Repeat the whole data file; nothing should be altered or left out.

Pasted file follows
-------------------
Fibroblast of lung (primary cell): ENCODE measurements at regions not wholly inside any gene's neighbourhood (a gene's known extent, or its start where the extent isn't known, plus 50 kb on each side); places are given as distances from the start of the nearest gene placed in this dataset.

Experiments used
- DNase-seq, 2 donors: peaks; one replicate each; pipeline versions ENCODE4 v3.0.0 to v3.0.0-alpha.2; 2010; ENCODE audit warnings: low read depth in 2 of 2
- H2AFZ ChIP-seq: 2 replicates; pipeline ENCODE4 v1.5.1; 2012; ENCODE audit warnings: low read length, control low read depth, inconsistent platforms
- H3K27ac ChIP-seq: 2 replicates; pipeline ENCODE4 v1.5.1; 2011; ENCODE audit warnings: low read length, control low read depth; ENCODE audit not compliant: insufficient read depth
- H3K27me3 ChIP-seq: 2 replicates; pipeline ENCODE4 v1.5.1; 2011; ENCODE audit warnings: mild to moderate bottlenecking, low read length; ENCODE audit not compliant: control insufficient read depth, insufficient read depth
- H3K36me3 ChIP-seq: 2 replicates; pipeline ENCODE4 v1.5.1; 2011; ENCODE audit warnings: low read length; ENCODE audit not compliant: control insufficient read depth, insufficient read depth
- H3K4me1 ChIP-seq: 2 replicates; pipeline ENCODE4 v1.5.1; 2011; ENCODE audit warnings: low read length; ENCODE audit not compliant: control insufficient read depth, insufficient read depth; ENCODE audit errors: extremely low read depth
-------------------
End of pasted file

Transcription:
Fibroblast of lung (primary cell): ENCODE measurements at regions not wholly inside any gene's neighbourhood (a gene's known extent, or its start where the extent isn't known, plus 50 kb on each side); places are given as distances from the start of the nearest gene placed in this dataset.

Experiments used
- DNase-seq, 2 donors: peaks; one replicate each; pipeline versions ENCODE4 v3.0.0 to v3.0.0-alpha.2; 2010; ENCODE audit warnings: low read depth in 2 of 2
- H2AFZ ChIP-seq: 2 replicates; pipeline ENCODE4 v1.5.1; 2012; ENCODE audit warnings: low read length, control low read depth, inconsistent platforms
- H3K27ac ChIP-seq: 2 replicates; pipeline ENCODE4 v1.5.1; 2011; ENCODE audit warnings: low read length, control low read depth; ENCODE audit not compliant: insufficient read depth
- H3K27me3 ChIP-seq: 2 replicates; pipeline ENCODE4 v1.5.1; 2011; ENCODE audit warnings: mild to moderate bottlenecking, low read length; ENCODE audit not compliant: control insufficient read depth, insufficient read depth
- H3K36me3 ChIP-seq: 2 replicates; pipeline ENCODE4 v1.5.1; 2011; ENCODE audit warnings: low read length; ENCODE audit not compliant: control insufficient read depth, insufficient read depth
- H3K4me1 ChIP-seq: 2 replicates; pipeline ENCODE4 v1.5.1; 2011; ENCODE audit warnings: low read length; ENCODE audit not compliant: control insufficient read depth, insufficient read depth; ENCODE audit errors: extremely low read depth